You have been married or living in common law for several years and have two children. Many of you probably can’t remember the last time you went to the movies together or had a dinner date without children. How do you find time with all the demands of work and parenting? You hardly have time to keep up with your clothes, never mind going to the movies.

What I have described is a very common scenario among married couples with children. We get caught up in the daily management of the home and our work outside the home. For whatever reason, it just doesn’t seem as important as everything else. In fact, we might even feel guilty if we spend time and money to go out to dinner. We thought about the cost of the babysitter, dinner, wine, and parking. We also think about the logistics to make this happen. We often tell ourselves that it is too much trouble.

I have known couples in which years can go by without a partner. Each parent can spend time with their own friends, but not with each other. When we neglect our primary relationship, we run the risk of losing it; the same as anything else in life that we neglect. The strength and health of the relationship depend on how much time and effort we put into it. It just doesn’t happen. For a relationship to be strong and healthy, we have to nurture it.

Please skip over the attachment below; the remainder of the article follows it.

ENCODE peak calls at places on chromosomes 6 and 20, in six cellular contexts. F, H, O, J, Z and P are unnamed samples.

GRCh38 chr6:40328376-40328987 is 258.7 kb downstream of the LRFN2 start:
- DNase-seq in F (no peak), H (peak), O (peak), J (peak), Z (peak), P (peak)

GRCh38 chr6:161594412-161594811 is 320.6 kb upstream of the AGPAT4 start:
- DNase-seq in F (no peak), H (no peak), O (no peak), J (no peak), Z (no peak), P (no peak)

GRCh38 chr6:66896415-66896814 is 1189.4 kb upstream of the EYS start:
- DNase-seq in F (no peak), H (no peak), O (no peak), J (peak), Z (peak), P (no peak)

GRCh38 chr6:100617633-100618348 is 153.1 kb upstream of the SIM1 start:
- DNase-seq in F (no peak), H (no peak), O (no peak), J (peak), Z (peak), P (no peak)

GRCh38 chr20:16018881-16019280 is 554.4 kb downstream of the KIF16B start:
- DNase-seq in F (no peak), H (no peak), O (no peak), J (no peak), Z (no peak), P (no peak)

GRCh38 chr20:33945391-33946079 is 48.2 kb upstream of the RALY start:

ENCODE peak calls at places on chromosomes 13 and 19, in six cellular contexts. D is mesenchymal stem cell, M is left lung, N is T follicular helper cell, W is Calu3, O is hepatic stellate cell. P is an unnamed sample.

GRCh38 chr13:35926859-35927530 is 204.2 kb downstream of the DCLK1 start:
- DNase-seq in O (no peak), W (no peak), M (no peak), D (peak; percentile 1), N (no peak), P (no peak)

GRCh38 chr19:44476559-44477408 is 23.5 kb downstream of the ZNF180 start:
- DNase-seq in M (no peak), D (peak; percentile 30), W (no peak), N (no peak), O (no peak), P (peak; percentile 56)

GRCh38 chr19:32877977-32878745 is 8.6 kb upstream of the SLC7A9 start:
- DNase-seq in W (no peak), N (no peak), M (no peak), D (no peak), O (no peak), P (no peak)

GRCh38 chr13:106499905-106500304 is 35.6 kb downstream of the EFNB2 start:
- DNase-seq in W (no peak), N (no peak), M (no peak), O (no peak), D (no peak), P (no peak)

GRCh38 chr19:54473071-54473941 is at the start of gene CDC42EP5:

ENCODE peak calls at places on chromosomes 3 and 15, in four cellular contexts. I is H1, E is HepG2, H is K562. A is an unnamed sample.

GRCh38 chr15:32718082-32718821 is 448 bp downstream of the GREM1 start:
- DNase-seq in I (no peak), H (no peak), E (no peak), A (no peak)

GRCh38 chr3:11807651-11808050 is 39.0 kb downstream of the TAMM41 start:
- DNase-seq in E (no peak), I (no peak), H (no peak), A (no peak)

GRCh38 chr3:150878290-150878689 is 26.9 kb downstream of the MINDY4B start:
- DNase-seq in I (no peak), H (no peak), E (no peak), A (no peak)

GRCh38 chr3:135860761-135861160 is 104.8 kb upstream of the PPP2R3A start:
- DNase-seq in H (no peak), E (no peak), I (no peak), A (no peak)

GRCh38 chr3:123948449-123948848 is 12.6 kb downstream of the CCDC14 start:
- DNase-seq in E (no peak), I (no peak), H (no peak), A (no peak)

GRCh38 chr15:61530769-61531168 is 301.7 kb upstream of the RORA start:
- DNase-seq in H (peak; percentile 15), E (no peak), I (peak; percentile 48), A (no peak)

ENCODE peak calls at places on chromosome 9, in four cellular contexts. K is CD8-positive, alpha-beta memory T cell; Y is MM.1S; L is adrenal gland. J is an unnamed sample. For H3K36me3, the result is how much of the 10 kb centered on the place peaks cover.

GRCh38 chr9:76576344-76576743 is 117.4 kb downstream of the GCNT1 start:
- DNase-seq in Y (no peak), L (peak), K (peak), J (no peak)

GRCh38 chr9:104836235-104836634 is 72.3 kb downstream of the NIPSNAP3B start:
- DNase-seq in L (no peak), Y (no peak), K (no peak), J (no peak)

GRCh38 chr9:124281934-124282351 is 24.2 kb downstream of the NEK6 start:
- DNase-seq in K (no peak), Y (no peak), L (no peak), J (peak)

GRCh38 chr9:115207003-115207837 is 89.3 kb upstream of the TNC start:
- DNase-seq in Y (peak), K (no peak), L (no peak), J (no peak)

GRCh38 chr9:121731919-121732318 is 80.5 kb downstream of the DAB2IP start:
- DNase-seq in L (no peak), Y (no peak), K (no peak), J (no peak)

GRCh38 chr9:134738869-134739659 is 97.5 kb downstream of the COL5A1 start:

Children need and deserve a loving, safe, and peaceful home environment. It is what makes them feel loved and safe. We owe it to them to make it a priority to work regularly on our core relationship, not just for our sake, but for theirs. Yes, it takes time. Yes, money is often needed. Yes, it takes effort. Know, without the slightest doubt, that it is worth it and your children will appreciate it.

Couples with children often make the mistake of neglecting their relationship and risking losing it, which is never anyone’s intention. Commit to scheduling a date night at least twice a month. Do something together at night that you both enjoy after the children have gone to bed. Send each other little love notes throughout the day. All of these things work toward a strong bond and a more secure foundation for your children.

Don’t be surprised looking back five years after the birth of your first child, unable to remember the last time you and your partner went on a date or just took time to be together in a meaningful way. It’s too easy to let things drift to the point where you’re not sure how to get back what you had in the beginning. It does not have to be this way.